I can't do much about how Coil, Uphold or Gatehub may choose to run their businesses, for good or ill. But I can control my own.
That means make leaving easy. Creators must be able to take their work - their epubs - and publish them elsewhere. There must never be the option for me to centralise payments. Creators must always be paid direct. But these are relatively easy. There's harder stuff on interoperability I'm not sure how to solve:
- If you have a successful link to your work, how do you take that with you? Probably impossible, unless I figure out how authors can use their own domain names?
- What happens if someone already has their own website but wants to integrate with mine for search and reading interface, is that possible?
- What about other platforms doing the same thing? Should we have shared APIs and expose each other's work? Should a reader on Qwyre be able to read a work on my platform on a different app?
If you think about Amazon, or Spotify, your library isn't available on other platforms. Even when you outright buy the work, you're locked in to reading or listening on their app. I have multiple copies of some things simply because of this lack of interoperability. And it's not right.
Lessons: It's easy to get lost in the technical challenge of making interoperability work, but that's to lose sight of needing to have enough readers and creators to make this necessary in the first place. Start as you mean to go on doesn't mean do it now.
So ... this is a commitment to making interoperability core to Qwyre - to using open standards (like epub and not inventing some alternative locked-down mobi standard instead) - but not to be so obsessed with this that it overwhelms a primary need to build a community of happy readers and creators in the first place.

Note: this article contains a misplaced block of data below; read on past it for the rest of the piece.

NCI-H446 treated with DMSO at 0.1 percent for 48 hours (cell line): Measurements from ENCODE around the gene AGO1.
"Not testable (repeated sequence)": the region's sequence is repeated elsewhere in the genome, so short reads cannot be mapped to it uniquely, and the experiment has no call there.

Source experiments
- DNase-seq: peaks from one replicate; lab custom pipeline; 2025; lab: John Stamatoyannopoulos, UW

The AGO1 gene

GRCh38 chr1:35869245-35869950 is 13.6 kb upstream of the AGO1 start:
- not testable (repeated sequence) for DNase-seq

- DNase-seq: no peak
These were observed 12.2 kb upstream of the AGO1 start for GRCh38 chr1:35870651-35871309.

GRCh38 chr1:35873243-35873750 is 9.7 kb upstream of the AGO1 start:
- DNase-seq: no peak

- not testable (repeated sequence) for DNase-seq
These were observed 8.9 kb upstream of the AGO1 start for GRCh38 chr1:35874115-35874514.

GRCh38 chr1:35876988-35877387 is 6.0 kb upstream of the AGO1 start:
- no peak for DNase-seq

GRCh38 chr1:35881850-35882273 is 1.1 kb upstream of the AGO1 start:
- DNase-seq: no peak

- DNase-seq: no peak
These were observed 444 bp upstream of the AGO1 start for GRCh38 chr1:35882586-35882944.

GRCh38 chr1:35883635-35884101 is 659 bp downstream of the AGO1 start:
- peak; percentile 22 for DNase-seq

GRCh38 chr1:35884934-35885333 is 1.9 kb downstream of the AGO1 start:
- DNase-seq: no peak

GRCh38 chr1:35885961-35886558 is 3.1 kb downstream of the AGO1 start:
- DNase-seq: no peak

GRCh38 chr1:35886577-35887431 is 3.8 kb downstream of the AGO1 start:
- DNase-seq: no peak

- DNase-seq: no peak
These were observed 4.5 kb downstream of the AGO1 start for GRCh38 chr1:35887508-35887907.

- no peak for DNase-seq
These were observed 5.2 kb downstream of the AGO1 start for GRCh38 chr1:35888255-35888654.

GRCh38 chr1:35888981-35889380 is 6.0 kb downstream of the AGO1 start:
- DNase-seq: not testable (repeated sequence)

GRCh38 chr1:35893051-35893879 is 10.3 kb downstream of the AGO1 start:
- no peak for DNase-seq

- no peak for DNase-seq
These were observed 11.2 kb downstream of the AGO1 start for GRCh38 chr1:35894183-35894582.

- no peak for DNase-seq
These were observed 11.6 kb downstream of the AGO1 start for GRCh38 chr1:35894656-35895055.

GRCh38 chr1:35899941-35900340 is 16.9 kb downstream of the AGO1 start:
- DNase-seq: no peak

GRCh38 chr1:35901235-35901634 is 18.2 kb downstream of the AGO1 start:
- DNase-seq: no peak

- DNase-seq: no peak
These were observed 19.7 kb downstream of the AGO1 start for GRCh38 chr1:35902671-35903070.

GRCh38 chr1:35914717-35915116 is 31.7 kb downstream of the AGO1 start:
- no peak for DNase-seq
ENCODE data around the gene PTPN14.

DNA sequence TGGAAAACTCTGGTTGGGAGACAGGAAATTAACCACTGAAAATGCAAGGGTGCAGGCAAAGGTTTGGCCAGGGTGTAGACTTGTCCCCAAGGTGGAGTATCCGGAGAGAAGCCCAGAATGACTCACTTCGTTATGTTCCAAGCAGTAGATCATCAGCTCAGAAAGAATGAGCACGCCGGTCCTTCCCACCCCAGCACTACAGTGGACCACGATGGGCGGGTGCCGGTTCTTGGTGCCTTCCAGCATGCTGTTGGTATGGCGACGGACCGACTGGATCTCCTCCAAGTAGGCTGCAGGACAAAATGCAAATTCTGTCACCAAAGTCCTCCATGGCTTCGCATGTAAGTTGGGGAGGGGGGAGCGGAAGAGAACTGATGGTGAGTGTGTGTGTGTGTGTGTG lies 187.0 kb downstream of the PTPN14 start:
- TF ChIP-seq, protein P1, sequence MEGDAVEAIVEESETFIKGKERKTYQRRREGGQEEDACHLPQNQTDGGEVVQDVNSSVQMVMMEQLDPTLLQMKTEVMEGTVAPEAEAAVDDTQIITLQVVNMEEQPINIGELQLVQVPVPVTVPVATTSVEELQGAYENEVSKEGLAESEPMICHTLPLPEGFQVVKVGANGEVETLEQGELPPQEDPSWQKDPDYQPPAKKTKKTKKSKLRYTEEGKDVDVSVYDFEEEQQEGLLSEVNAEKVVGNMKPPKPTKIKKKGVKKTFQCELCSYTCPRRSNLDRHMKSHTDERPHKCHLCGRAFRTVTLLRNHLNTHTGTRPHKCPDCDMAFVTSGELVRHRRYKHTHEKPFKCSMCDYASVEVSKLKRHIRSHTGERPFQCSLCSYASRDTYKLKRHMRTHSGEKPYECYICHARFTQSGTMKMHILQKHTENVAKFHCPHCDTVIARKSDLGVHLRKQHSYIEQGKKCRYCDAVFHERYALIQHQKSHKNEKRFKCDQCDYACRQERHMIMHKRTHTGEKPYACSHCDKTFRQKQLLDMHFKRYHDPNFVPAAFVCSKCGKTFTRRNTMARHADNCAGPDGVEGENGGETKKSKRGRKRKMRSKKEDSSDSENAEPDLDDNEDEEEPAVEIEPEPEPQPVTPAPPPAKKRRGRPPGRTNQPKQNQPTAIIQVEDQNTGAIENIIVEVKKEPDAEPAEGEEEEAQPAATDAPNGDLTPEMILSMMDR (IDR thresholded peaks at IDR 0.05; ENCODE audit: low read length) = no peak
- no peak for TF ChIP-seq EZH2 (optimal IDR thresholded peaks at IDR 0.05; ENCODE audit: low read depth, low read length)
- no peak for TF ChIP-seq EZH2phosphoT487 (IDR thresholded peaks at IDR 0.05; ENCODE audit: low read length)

Crucially, it is also to be a vocal champion against monopolies, and for open interoperability. To be mindful of what I make, and what I do, to ensure I am in accord with these standards.
Patience and the new
One challenge of engaging with tech-driven innovation is watching the wave lift boats all around you, but not yours. Too early, too late, not in the right place ... you end up obsessively running weird - and unnecessary - A/B testing. What about this colour? If the button was 2mm higher on the page? How about a different font?
Before we had the monopoly stacks, I remember grazing widely on search engines and news portals. We certainly have a winner-takes-all problem, but see my previous point.
It will take time to build confidence. Time for the various tech components to mature. Time to become part of the world.
So, what should you be doing in the absence of users. What should I be doing in the absence of readers and creators?
I'm running a short-story competition although the pushback from communities where I've sought to promote it has been weird. It's not ok to promote it because of the payments process. Promoting writers to publish because they will get paid by readers while they read is, somehow, not acceptable, but charging readers for a published work and not paying the writer a live share of that is traditional and acceptable.
Until monetization becomes as mainstream as credit cards, it's going to be difficult for it to be an innocuous and inoffensive way of simply getting paid.
So, however long it takes to attract other writers and readers is going to take patience. Whether I like it or not doesn't enter into it.
But ... I am a writer. I can write for my own platform, and that will help me improve the app in measurable ways that make writing and publishing more pleasing for others.
You can see my doing that now. Here's a short story called "If only they couldn't talk". Go ahead. It's free. You don't even need to enable monetization to read it.
Similarly, I need to engage, as much as this navel-gazing introvert is capable of.
Lessons: It's easy to over-think slow-uptake as indicative of commercial failure, but in a new industry - where so many of the concepts and technology are still very immature - it may simply be that you're too early. Spending emotional and financial bandwidth leaping about trying different things may leave you burned-out and spent.
It is better to have a consistent plan, one that fits within the limits of your mental and financial health, and keep going. There are certainly examples of overnight wonders, but there are just as many of plodders who got there slow and steady.
I commit to writing more, promoting more (but not obsessing about likes or hits ... I'm not particularly good at social media), and using the awesome thing I made.
Being supported by Grant for the Web has been an amazing and creative experience. I've enjoyed the community, feedback, and support from the team. I know this is only the beginning, and I hope the alumni of these first few years get to gather in a few years time and look back in wonder and gratitude at all we achieved.
Good luck, and go read something (on Qwyre.com).